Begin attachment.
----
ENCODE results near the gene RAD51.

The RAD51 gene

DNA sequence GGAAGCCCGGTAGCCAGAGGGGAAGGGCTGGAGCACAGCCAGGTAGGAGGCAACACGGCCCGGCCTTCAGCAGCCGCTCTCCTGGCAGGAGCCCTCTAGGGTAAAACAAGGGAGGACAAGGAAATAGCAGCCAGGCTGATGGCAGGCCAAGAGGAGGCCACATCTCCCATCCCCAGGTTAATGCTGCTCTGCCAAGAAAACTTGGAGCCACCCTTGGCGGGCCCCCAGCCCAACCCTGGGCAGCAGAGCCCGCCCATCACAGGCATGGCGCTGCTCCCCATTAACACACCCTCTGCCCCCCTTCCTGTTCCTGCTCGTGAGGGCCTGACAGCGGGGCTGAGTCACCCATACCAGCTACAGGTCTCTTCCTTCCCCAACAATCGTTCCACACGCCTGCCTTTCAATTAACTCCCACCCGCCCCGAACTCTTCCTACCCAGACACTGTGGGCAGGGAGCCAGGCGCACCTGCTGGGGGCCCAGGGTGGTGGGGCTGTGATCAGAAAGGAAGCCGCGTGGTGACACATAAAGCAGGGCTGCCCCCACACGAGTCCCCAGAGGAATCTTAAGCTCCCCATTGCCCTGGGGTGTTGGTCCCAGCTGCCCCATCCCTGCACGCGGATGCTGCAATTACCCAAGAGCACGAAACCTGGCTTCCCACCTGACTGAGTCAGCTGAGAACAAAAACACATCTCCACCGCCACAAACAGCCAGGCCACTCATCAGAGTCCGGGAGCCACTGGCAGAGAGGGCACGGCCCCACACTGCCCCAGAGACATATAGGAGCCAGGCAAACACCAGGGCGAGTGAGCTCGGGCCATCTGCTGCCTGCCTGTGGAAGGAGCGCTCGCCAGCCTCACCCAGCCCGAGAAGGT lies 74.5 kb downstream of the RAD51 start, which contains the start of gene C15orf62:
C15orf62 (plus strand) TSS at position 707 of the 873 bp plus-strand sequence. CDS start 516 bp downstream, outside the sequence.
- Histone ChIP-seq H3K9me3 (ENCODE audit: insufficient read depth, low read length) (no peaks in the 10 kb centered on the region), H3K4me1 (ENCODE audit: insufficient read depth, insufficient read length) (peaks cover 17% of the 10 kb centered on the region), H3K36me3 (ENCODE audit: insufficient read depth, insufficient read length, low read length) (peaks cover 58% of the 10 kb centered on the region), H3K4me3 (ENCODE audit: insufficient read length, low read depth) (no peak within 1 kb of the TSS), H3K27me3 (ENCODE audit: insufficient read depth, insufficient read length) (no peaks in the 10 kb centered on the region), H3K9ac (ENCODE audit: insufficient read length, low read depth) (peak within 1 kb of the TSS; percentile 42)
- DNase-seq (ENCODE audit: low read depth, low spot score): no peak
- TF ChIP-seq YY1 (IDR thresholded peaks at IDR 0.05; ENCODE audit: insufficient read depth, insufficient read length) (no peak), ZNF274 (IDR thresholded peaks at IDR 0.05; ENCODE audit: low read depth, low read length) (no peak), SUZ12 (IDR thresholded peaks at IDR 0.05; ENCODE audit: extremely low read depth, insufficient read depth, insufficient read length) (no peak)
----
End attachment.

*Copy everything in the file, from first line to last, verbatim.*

ENCODE results near the gene RAD51.

The RAD51 gene

DNA sequence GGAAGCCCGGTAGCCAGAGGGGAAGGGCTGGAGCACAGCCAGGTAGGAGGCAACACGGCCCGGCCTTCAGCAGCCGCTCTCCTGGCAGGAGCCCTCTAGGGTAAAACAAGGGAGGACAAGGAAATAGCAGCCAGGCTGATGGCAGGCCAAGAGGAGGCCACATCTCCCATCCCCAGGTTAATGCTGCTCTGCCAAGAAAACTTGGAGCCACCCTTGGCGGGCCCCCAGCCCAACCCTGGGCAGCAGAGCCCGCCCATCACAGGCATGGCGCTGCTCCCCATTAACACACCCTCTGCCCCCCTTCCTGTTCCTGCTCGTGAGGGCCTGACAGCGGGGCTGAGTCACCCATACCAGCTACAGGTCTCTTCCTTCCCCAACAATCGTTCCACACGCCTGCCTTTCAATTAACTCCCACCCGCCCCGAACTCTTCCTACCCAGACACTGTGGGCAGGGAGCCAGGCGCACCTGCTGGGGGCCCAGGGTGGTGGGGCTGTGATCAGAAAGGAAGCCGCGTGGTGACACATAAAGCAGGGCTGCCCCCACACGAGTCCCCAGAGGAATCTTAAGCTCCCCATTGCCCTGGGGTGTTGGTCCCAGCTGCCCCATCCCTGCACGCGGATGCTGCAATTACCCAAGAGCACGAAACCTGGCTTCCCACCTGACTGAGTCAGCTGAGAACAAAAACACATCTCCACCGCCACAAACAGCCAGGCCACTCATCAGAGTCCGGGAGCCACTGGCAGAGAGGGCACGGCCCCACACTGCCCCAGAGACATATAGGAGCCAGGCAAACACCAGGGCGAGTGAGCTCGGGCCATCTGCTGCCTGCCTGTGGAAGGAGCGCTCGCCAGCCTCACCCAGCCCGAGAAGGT lies 74.5 kb downstream of the RAD51 start, which contains the start of gene C15orf62:
C15orf62 (plus strand) TSS at position 707 of the 873 bp plus-strand sequence. CDS start 516 bp downstream, outside the sequence.
- Histone ChIP-seq H3K9me3 (ENCODE audit: insufficient read depth, low read length) (no peaks in the 10 kb centered on the region), H3K4me1 (ENCODE audit: insufficient read depth, insufficient read length) (peaks cover 17% of the 10 kb centered on the region), H3K36me3 (ENCODE audit: insufficient read depth, insufficient read length, low read length) (peaks cover 58% of the 10 kb centered on the region), H3K4me3 (ENCODE audit: insufficient read length, low read depth) (no peak within 1 kb of the TSS), H3K27me3 (ENCODE audit: insufficient read depth, insufficient read length) (no peaks in the 10 kb centered on the region), H3K9ac (ENCODE audit: insufficient read length, low read depth) (peak within 1 kb of the TSS; percentile 42)
- DNase-seq (ENCODE audit: low read depth, low spot score): no peak
- TF ChIP-seq YY1 (IDR thresholded peaks at IDR 0.05; ENCODE audit: insufficient read depth, insufficient read length) (no peak), ZNF274 (IDR thresholded peaks at IDR 0.05; ENCODE audit: low read depth, low read length) (no peak), SUZ12 (IDR thresholded peaks at IDR 0.05; ENCODE audit: extremely low read depth, insufficient read depth, insufficient read length) (no peak)